Play "Opens Eyes" To The Impacts Of Alzheimer's Disease
An estimated 100,000 people in Indiana suffer from Alzheimer's disease, and a special production sheds light on the impact it has on them and their loved ones. The off-Broadway play 'Surviving Grace' follows a daughter's emotional journey caring for a mother with Alzheimer's. National Public Radio host Diane Rehm plays the mother in a special reading of Act One that will be presented in Indianapolis. She calls it an eye-opening experience.
"It's funny, it's poignant, it's sad, it's unbelievable and it is true," says Rehm.
The production, according to Rehm, is traveling the country to raise awareness and funding in the fight against Alzheimer's.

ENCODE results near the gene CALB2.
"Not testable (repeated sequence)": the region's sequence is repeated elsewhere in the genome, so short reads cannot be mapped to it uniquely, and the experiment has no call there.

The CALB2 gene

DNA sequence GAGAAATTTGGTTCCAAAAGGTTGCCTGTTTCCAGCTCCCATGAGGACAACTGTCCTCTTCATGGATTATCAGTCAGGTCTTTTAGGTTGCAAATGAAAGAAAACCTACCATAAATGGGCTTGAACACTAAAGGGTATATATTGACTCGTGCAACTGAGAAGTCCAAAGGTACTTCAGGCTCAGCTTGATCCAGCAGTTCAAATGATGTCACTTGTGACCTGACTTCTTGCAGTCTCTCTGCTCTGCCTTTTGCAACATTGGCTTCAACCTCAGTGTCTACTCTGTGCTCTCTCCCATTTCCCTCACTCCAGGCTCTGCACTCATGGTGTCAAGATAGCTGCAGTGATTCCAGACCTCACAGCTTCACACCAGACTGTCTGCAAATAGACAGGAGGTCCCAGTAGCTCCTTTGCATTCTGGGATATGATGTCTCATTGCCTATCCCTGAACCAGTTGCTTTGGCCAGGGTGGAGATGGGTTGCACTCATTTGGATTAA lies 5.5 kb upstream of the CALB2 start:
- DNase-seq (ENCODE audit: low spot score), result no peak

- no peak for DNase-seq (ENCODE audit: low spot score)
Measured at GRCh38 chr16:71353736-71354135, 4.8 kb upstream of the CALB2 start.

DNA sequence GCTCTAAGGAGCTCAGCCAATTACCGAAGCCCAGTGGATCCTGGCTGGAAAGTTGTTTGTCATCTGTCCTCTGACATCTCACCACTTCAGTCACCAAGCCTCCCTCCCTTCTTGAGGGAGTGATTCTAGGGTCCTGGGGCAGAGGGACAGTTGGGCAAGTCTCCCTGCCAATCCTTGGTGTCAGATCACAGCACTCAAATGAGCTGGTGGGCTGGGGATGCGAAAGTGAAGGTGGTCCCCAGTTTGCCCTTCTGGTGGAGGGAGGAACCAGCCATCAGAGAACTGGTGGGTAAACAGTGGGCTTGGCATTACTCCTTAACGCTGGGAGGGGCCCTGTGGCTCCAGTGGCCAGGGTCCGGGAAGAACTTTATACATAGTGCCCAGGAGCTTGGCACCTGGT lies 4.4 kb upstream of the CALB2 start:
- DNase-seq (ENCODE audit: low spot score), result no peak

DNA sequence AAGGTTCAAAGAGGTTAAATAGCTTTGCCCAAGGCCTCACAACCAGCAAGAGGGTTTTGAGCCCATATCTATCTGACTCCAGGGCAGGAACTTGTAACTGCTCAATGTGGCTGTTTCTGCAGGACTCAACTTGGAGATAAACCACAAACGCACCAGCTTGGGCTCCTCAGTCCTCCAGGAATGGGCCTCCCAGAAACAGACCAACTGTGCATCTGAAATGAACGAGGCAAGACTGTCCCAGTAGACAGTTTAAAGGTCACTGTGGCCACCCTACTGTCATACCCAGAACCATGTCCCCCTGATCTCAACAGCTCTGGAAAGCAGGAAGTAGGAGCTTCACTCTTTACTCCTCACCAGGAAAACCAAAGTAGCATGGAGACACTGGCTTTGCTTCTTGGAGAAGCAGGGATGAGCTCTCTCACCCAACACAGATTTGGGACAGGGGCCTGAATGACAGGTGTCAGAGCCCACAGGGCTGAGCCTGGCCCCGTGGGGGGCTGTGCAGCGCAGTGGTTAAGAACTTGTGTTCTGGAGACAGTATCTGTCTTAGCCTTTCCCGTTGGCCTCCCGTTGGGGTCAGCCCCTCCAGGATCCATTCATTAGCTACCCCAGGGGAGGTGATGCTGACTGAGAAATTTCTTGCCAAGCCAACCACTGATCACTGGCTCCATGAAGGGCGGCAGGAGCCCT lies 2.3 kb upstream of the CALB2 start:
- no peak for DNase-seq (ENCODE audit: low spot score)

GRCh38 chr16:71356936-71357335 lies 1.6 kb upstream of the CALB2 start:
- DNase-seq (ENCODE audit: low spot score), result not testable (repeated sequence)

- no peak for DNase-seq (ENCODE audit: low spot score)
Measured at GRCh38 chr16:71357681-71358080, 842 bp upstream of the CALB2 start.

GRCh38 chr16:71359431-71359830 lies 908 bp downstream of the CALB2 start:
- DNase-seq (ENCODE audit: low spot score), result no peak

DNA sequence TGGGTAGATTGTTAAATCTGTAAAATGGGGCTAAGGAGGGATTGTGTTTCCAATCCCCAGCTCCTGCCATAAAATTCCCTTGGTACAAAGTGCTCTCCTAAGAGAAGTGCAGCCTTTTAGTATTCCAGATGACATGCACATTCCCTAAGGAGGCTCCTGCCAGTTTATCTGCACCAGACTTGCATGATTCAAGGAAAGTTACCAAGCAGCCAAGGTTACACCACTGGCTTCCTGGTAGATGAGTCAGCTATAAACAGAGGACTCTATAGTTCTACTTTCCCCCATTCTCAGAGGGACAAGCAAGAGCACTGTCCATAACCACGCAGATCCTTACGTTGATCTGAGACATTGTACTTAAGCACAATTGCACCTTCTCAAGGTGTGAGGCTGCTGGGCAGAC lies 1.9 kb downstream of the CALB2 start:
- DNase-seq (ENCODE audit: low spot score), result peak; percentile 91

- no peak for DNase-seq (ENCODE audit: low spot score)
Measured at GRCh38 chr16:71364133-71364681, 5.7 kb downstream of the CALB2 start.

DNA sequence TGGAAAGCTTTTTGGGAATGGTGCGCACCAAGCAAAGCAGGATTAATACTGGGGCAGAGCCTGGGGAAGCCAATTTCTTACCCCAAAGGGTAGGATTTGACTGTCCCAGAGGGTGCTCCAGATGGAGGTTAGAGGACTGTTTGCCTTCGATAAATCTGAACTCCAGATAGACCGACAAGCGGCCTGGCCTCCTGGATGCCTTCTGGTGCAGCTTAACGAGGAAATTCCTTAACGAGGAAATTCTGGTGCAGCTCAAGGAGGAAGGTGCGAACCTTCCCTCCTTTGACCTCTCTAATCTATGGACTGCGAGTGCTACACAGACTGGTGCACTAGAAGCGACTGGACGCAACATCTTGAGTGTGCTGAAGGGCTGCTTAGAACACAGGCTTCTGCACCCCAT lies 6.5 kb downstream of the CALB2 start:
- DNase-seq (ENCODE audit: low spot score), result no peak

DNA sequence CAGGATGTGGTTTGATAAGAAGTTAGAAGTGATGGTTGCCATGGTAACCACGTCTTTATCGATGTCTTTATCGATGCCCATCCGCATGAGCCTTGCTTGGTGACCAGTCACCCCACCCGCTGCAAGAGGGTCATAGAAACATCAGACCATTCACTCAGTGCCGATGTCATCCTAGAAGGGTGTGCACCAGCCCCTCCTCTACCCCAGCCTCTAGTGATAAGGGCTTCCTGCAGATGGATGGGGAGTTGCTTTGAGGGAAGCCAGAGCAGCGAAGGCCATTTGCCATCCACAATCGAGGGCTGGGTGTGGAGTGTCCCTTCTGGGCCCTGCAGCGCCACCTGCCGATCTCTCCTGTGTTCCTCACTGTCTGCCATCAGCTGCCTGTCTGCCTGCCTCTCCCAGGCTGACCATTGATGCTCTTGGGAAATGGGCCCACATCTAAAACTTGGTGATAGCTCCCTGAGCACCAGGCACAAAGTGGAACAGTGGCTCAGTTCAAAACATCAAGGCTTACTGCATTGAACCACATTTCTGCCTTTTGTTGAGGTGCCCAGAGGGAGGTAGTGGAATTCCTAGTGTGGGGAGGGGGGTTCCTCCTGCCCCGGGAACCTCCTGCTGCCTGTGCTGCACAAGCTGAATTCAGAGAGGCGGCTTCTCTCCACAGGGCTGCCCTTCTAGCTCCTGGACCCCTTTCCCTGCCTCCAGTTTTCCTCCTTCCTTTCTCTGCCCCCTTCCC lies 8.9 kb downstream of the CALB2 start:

"Alzheimer's has simply not risen to the level of understanding that it is going to demand within the next decade," says Rehm.
Experts say the number of people with Alzheimer's disease is expected to triple by 2050, as the baby boom generation ages. The production will be held Friday, Nov. 14 at Butler University.
Alzheimer's is officially the sixth-leading cause of death, and Rehm says the financial costs are tremendous for families and communities. She adds with no current cure, treatment, or prevention, more funding is needed for research.
"There is so little money going to it and yet it's a disease that is going to affect millions of people," she says. "If we don't put the money into it, we're going to play catch-up."
There are an estimated 15 million people caring for the more than five million Americans suffering from Alzheimer's disease nationally.